I hear that evening that the Victoria River that passes next to the town is stuffed with crocodiles and that someone got eaten close to here just the other day. As it happens the owner/manager of the campground/cabins has an aluminum boat parked right out front. So I ask him if he’ll take me out on the river. He doesn’t do boat trips for travellers so I suggest a fair price and he stuffs a cooler with beer and off we go. He tells me some incredible stories. For instance the one thing that creeps him out a bit is when he’s out fishing and a giant croc parks under his boat, waiting for him to make a mistake. He says the crocs are bigger than his boat and as he’s trolling for Barramundi fish (more on this later) the croc swims along underneath with its giant tail weaving out behind the boat. The guy who got eaten made just this mistake, reaching over the boat’s edge. He was taken in front of his wife and daughter. Yikes.
Into town. For some reason it doesn’t grab me after excellent Timber Creek, so we keep moving. I liked Timber Creek: an unadorned roadhouse, small mostly aboriginal population, a beautiful river, trees and birds, and an air-conditioned cabin.
Later, into the big, hot, isolated Darwin everyone in the world has heard of. A town where the big fruit bats in the trees maybe outnumbering the people 1000 to 1, but who knows. The sound they make at dawn and dusk is incredible
And another nice story below. We’ll write about Darwin after we’ve thought about it some more. It’s a great town and for once the bars don’t close at 10. On Tuesdays they don’t close until a more respectable 3
First stop, the Adelaide River just out-of-town. The story here is that if you dive off the relatively short bridge in the middle you won’t make it the 100 feet to shore no matter how fast you swim. You will, with 100% certainty, be eaten by a crocodile. So we had to see this river. But unfortunately we couldn’t stop on the bridge – signs saying stopping is forbidden which we would have ignored but there was occasional traffic and no foot lane.
And there by good luck was a huge ‘slide’. A slide is what crocodiles make when they haul themselves up a mud bank to their favorite spot. This was a huge one and if you click on it you’ll see the claw marks are sharp and fresh. So we waited cautiously for a while for the croc to appear. But no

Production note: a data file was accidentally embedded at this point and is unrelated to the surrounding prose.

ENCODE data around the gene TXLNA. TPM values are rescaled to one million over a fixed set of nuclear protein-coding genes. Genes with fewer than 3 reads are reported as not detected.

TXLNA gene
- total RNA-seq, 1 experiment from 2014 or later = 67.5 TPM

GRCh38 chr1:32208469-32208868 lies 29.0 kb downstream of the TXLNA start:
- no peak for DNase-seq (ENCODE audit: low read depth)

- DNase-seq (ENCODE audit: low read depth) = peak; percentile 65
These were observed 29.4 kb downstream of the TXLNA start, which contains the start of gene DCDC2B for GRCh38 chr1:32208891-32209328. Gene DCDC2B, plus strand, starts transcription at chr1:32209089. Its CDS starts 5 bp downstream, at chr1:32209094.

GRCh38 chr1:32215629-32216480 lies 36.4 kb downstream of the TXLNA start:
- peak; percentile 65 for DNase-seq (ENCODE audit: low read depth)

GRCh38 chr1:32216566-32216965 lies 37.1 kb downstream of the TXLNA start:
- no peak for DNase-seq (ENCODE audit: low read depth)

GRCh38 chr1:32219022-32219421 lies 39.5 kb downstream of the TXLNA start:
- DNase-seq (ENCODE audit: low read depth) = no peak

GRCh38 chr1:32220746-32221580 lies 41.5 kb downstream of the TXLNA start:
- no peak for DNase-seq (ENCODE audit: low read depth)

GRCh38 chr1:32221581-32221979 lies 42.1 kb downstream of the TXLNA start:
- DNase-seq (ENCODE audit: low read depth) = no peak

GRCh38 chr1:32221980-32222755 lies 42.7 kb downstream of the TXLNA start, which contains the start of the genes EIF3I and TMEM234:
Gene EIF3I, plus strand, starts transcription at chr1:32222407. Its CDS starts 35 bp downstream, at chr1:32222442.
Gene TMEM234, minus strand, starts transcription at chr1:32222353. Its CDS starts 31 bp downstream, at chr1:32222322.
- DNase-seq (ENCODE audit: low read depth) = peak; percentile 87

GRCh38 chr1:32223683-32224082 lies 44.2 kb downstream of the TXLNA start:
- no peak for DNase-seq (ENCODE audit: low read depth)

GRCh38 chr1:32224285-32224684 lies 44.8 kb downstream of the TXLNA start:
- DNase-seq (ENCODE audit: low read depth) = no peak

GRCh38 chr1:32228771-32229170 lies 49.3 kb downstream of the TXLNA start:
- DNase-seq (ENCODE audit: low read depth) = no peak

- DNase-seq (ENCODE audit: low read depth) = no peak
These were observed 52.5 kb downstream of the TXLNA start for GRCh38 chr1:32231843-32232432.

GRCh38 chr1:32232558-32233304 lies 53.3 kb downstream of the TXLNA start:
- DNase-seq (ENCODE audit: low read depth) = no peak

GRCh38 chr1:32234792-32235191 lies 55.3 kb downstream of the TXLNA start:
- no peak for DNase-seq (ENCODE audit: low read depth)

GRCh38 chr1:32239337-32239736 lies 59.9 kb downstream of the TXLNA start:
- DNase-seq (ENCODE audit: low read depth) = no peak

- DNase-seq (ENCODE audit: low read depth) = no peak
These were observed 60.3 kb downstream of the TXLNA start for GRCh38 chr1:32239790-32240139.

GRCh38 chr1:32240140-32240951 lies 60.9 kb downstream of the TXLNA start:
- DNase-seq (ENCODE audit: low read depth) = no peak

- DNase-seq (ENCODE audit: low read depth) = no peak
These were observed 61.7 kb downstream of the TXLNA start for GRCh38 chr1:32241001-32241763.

So the next day we went off to a famous place called Crocodylus to see the breeding farm. I forgot to ask why this is necessary since the croc population is growing fast since they’ve become a protected species. And as someone said there are more wallabies to eat than the crocs will ever be able to deal with so the population is forecast to grow rapidly. Current research show the average size is going up too.. The breeding pens
Then we wanted to see a big snake. And as much as we don’t like zoos or parks we head off to a large facility in the country where we can see things we might not see as we travel. The park is a long walkway in the forest and through a half-dozen pavilions
And in one pavilion they have a monster sized croc in a big billabong-modelled environment with a glass wall. Hopefully we’ll see one this size in the wild. He’s about 18 feet long and we had a staring contest like this. He looked murderous
Our appointment time for Lucinda comes up. Normally long distance riders are shown straight to the bike-lift when they ride to a shop, but the only dealer who can work on Lucinda had all the staff away on training and we had to wait
And here is one of the three things that concerned us on the Gibb corrugations. Lucinda developed a huge creaking sound that I couldn’t isolate. And the titanium pipe is parting up front. We incorrectly assumed they were related problems and the pounding of the corrugations had shifted something we couldn’t find. The third problem was that I wasn’t on top of the electrolyte story and hadn’t been feeling 110%, but that’s been resolved with little packets you stir into water that the road workers use.
We never determined why the pipe was parting but speculate the spring is strong enough to hold it there. The noise was because the rear Ohlins was dry and needed kindness. Even though I had it serviced in NZ. So we did a full service and fitted new tyres but left the big changes we need for Melbourne, where there’s a shop that does custom work
At risk of making a political observation I think Australia is a great country for Canadians in particular to explore. More on this another time.